Hospital gives advice to parents of babies as number of respiratory illness cases starts to rise in Milton Keynes
The worst offender is bronchiolitis
A campaign has been launched by the hospital to help parents to keep their babies well by minimising the risks of bronchiolitis and helping them to give the most appropriate care to their little ones.
Health experts say cases are already beginning to rise and numbers are expected to be worse than usual this year - simply because infants have not built up an immunity to the virus due to the Covid pandemic.
As the number of cases of respiratory illnesses begins to rise in the community, the Trust is working in partnership with local healthcare organisations to highlight the vulnerability of infants to bronchiolitis and to provide parents with the information they need so they can feel reassured that they are giving the best possible care and treatment to their children.
Bronchiolitis is caused by RSV (respiratory syncytial virus), which can be spread via coughs or sneezes. Around one in three children develops bronchiolitis during their first year of life and, in most cases, the symptoms can be treated at home and the infection usually clears up within two weeks without treatment, as with a cold.
However, around three percent of babies with bronchiolitis will require admission to hospital because they develop more serious symptoms, such as breathing difficulties.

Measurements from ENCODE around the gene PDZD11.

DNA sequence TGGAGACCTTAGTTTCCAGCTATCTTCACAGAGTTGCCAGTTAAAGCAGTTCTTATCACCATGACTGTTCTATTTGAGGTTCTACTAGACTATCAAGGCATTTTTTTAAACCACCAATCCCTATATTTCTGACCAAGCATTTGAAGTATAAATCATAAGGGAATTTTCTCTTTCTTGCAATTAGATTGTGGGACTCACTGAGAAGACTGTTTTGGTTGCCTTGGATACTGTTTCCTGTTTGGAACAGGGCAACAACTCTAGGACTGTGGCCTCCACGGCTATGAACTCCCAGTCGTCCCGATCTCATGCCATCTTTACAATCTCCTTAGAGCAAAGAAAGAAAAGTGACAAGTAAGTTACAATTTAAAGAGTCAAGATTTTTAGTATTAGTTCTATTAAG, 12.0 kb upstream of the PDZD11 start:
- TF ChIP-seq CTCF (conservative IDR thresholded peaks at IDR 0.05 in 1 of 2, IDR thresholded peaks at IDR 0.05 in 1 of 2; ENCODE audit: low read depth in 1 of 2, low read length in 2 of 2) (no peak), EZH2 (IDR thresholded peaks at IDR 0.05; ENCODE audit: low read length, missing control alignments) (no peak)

The Keeping Your Baby Well campaign, in collaboration with Bedfordshire, Luton and Milton Keynes Integrated Care System and partner organisations CNWL and the MK Urgent Care Service, is about encouraging parents to be mindful that cases of bronchiolitis are expected to increase between now and the winter because many young children have not encountered the RSV virus due to the restrictions of the pandemic, said a hospital spokesman,
With restrictions now being lifted within the community, the campaign aims to encourage parents to continue to practice infection prevention activities and to reassure them that most cases of bronchiolitis are treatable at home.
But if you are worried about your baby, call 111 or a GP. In an emergency, always call 999.
Kate Swailes, Interim Head of Paediatric Nursing at Milton Keynes University Hospital, said: “This campaign is about helping parents to understand what bronchiolitis is, what symptoms to look out for, how to prevent babies contracting the virus and how best to treat symptoms if they do, with the number of cases expected to continue to rise between now and winter.
“In most cases, the symptoms of bronchiolitis are relatively mild and can be treated at home without the need to access hospital or GP services. If your baby is still having small feeds and responding normally, treatment at home is the best care. You can read more about bronchiolitis via the Bronchiolitis Advice Sheet or the Healthier Together (0-19) leaflet.
“Trust your instincts. If you are worried about your baby, call NHS 111 or your GP. If your baby is struggling to breathe, call 999.”
Parents can minimise the spread of infection by washing your hands or using a hand sanitiser before touching your baby or child and covering their face if they have a cold, and asking your visitors to cover their faces when they meet the baby
They should keep space between the baby and those with any colds or contact with infections, especially thinking about young siblings who bring colds home from school
Parents should call 999 if the baby is having difficulty breathing, if their lips or tongue are blue, if there are long pauses in the baby's breathing or if the baby is unable to feed.